- for planning permission
- for financing, such as loans
- for public enquiries or legal expenses
- for landscaping or land reclamation
- for which you received a grant or contribution
Remember costs which qualify for the 100% annual investment allowance (AIA) e.g. plant and machinery can be claimed separately, just not through this allowance.
What type of expenditure qualifies for the SBA?
- Capital expenditure on renovations or conversions of existing commercial structures or buildings.
- Repairs incidental to the renovation or conversion of existing commercial structures or buildings.
- Construction and associated costs and fees for new properties:
- Claims are restricted to the lower of:
- The actual amount of expenditure which must be evidenced.
- Market value.
What are qualifying activities?
SBA applies to capital expenditure on structures and buildings used for qualifying activities:
- A trade, profession or vocation.
- A UK or overseas property business that is not a Furnished holiday let
Structures and buildings include:
- Offices, retail and wholesale premises
- Walls, bridges and tunnels
- Factories and warehouses.
Can I claim the SBA on expenditure on dwellings and land?
No. Expenditure on residential property and other buildings that function as dwellings will not qualify:
- certain types of properties which may still qualify for relief despite having some residential use.
- Expenditure on acquiring land or rights over land does not qualify for relief.
How does the SBA apply to leasehold property?
- It depends on the length of the lease as to who is entitled to the allowance.
- What if my expenditure qualifies for other capital allowances?
- Qualifying expenditure can only be claimed once.
How do I deal with qualifying expenditure which has multiple uses?
- Where a structure or building has multiple uses, an appropriate proportion of expenditure will qualify for relief.
Do renovations and later additions to the property qualify?
- Capital expenditure after the date when the building enters into use qualifies for a separate allowance with its own 50 year allowance period.
- Expenditure must be tracked per year to ensure the correct allowances are claimed.
What about changes in the use of the structure or building?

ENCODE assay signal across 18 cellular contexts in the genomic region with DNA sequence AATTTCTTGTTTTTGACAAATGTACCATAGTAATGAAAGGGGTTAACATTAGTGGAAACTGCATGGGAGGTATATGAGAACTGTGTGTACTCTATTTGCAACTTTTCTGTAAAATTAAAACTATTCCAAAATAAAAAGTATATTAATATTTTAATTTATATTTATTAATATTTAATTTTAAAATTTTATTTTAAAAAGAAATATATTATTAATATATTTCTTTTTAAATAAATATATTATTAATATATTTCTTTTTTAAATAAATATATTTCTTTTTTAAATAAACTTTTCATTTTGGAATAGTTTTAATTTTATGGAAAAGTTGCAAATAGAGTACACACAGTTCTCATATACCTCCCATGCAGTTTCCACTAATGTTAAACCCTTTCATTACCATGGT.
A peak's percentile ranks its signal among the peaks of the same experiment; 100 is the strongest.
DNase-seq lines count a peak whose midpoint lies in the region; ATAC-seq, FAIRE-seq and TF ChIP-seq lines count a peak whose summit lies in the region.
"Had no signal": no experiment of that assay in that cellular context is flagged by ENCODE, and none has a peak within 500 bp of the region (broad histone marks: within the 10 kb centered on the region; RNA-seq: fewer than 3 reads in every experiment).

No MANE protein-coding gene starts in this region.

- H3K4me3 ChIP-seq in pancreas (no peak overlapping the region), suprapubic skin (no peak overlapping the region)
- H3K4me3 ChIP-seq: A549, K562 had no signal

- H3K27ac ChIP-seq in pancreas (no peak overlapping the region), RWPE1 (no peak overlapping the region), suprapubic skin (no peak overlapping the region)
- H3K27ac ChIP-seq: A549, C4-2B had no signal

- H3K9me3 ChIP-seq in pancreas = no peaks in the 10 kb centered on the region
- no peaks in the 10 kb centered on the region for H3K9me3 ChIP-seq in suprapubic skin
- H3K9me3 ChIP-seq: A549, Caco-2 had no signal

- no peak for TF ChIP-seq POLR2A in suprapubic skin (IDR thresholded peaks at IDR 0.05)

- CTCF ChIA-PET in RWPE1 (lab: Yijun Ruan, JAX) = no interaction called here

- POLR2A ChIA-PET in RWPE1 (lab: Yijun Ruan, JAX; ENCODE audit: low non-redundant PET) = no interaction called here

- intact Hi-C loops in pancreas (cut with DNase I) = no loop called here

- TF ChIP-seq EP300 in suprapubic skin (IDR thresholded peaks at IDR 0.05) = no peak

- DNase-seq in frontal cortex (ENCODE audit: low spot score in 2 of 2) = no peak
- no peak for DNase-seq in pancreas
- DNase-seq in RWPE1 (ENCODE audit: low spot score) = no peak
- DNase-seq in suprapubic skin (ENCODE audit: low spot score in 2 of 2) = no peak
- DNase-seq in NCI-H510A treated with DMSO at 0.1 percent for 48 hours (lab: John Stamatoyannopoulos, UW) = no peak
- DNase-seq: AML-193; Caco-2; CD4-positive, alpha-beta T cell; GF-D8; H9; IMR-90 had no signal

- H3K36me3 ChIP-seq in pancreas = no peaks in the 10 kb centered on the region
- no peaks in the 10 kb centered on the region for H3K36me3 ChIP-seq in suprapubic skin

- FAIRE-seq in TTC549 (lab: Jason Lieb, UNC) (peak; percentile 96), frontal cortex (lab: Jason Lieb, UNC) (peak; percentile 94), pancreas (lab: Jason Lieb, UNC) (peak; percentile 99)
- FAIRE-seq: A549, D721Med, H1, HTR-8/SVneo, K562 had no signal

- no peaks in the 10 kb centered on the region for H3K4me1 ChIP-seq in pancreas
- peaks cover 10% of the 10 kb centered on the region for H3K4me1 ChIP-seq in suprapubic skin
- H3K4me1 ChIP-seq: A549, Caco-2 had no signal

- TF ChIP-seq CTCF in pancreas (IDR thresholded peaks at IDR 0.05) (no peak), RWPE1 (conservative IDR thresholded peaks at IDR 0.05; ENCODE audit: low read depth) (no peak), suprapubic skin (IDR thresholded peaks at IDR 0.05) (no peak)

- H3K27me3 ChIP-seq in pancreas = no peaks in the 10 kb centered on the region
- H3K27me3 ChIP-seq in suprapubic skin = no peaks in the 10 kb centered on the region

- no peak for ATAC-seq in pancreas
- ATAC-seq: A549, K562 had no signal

- Where a structure or building originally used for a qualifying activity has a change of use and becomes a dwelling SBAs cease to be available for the period for which it is in use as a dwelling.
What about periods of disuse, change of use, damage to and demolition of the property?
- The allowance can continue to be claimed during periods of disuse.
What happens when there is qualifying expenditure by a person not chargeable to tax?
Where construction costs are incurred by anyone not in the charge to UK tax:
- Notional allowances are calculated and deducted from the qualifying expenditure.
What about when the building or structure is sold?
- Where an asset qualifying for relief is sold, the new owner can claim the allowance if it is used for a qualifying activity.
- There are no balancing adjustments on disposal.
- Where the SBAs are transferred to a new owner, the amount of the original expenditure may need to be verified if SBA is not already being claimed (via an Allowance statement).
What is an Allowance statement?
- An allowance statement must be provided by the first owner and to all future owners to enable them to claim the allowances or the qualifying expenditure will be treated as nil.
- An allowance statement is a written statement.
To ensure relief can be obtained only for genuine business costs on actual construction works, anti-avoidance rules deny or restrict the relief in certain circumstances.
For more information click here
Additional support is available to FIS Members on matters of Business, Taxation (including specialist support from the Joint Taxation Committee) and Insurance through our extensive range of membership benefits click here to find out more